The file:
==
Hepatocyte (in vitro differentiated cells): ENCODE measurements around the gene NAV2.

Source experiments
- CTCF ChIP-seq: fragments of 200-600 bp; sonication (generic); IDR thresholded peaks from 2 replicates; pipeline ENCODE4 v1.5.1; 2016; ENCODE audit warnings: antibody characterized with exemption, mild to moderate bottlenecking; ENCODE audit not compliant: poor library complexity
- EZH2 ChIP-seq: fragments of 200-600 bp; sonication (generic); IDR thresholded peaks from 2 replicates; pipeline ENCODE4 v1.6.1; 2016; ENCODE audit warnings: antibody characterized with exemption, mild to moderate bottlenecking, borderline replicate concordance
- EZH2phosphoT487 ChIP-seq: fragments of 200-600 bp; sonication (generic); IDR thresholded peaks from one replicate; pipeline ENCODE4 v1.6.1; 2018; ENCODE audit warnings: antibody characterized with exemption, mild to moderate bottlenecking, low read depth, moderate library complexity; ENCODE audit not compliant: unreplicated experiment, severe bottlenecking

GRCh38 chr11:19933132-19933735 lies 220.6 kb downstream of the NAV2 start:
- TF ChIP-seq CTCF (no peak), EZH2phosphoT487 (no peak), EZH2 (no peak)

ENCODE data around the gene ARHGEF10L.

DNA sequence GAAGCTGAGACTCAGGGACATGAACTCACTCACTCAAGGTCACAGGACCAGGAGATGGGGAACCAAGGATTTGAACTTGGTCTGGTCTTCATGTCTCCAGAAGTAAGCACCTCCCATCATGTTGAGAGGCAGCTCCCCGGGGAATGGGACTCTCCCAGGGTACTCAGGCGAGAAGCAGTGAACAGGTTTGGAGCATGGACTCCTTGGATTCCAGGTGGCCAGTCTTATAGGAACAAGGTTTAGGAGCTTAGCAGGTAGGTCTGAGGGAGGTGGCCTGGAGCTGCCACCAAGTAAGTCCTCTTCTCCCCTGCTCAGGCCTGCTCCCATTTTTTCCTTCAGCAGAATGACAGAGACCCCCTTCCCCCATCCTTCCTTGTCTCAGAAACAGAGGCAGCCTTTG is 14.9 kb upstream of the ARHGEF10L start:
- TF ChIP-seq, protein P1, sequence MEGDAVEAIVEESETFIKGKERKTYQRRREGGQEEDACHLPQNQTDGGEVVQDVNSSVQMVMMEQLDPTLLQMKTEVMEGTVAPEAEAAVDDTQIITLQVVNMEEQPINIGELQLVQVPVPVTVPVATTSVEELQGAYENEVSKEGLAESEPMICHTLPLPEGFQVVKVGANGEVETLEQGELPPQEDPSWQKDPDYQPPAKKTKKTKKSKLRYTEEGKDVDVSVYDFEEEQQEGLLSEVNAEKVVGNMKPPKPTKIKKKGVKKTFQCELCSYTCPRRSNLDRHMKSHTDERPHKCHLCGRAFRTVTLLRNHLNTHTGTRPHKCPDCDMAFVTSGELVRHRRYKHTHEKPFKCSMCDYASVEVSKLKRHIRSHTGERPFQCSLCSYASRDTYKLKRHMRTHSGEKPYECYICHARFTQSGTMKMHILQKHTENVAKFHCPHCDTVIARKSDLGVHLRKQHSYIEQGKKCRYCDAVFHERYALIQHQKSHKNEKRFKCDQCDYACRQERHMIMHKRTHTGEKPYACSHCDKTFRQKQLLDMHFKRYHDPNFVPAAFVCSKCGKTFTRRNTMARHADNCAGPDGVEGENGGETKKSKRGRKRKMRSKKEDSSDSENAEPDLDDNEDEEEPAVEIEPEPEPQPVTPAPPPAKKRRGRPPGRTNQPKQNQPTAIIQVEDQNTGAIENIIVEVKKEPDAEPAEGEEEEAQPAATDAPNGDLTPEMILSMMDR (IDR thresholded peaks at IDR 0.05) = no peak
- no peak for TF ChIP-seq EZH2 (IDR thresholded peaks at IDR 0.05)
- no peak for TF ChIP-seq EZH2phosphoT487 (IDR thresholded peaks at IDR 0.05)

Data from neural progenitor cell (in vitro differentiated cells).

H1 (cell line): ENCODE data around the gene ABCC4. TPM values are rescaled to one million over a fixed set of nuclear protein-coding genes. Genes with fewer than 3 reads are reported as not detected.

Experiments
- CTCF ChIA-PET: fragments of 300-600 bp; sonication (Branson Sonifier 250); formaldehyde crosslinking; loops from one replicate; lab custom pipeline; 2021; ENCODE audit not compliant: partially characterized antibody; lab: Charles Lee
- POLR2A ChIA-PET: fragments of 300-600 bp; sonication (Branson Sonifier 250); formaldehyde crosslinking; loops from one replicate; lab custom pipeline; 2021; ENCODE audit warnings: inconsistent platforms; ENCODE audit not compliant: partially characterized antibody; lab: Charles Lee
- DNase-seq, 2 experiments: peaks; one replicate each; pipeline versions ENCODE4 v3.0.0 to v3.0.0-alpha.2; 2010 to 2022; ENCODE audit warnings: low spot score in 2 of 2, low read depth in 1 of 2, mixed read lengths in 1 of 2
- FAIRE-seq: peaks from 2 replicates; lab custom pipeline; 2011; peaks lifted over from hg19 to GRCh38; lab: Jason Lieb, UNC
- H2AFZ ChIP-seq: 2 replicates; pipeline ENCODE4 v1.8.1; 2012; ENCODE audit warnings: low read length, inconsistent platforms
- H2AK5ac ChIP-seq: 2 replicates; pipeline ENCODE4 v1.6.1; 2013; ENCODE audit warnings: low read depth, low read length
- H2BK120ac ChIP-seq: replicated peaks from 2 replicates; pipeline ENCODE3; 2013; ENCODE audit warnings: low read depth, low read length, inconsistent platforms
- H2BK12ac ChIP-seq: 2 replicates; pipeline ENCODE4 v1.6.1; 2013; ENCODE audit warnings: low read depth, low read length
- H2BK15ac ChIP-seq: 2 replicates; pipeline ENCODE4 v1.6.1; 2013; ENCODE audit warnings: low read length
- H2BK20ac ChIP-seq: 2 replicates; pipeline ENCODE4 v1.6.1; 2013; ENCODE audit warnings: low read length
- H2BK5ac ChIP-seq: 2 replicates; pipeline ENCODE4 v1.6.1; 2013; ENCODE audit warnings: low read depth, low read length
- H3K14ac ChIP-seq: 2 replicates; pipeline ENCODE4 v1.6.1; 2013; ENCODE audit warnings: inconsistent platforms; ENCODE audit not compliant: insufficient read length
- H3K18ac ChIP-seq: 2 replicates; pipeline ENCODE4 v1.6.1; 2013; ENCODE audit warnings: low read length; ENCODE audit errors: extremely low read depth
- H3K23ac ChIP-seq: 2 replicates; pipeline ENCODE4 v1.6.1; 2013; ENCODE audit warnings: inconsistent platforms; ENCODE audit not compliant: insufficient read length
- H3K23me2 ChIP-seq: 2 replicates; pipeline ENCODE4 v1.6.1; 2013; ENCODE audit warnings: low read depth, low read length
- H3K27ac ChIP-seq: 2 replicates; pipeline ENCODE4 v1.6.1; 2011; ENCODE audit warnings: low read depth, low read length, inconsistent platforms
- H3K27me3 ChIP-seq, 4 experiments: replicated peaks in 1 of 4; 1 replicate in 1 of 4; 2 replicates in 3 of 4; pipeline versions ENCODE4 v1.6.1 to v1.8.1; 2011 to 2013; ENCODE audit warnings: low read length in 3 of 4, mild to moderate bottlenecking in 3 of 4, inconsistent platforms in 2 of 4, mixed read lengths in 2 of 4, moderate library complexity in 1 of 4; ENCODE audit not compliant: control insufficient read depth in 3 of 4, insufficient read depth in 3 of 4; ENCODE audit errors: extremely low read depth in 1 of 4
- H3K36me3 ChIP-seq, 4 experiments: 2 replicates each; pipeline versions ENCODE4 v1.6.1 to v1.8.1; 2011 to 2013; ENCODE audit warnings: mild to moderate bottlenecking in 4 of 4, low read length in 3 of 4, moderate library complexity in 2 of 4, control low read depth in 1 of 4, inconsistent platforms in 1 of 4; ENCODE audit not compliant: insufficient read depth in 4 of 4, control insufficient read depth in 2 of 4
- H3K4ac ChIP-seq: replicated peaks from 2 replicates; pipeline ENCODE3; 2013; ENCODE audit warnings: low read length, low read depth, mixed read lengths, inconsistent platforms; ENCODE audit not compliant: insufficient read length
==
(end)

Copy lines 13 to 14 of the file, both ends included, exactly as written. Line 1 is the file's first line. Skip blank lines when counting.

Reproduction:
Data from neural progenitor cell (in vitro differentiated cells).

H1 (cell line): ENCODE data around the gene ABCC4. TPM values are rescaled to one million over a fixed set of nuclear protein-coding genes. Genes with fewer than 3 reads are reported as not detected.